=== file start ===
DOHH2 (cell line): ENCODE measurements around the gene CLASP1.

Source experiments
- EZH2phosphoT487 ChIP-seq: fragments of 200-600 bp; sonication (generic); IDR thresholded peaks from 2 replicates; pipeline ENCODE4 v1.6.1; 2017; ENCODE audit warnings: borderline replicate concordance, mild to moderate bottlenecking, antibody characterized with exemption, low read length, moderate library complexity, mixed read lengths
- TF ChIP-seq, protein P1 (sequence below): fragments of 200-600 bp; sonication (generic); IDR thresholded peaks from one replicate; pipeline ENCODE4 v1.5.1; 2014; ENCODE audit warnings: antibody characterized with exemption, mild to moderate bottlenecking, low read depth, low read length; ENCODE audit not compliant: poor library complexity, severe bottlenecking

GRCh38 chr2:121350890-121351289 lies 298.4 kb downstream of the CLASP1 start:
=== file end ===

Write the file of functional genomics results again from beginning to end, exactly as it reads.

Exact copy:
DOHH2 (cell line): ENCODE measurements around the gene CLASP1.

Source experiments
- EZH2phosphoT487 ChIP-seq: fragments of 200-600 bp; sonication (generic); IDR thresholded peaks from 2 replicates; pipeline ENCODE4 v1.6.1; 2017; ENCODE audit warnings: borderline replicate concordance, mild to moderate bottlenecking, antibody characterized with exemption, low read length, moderate library complexity, mixed read lengths
- TF ChIP-seq, protein P1 (sequence below): fragments of 200-600 bp; sonication (generic); IDR thresholded peaks from one replicate; pipeline ENCODE4 v1.5.1; 2014; ENCODE audit warnings: antibody characterized with exemption, mild to moderate bottlenecking, low read depth, low read length; ENCODE audit not compliant: poor library complexity, severe bottlenecking

GRCh38 chr2:121350890-121351289 lies 298.4 kb downstream of the CLASP1 start: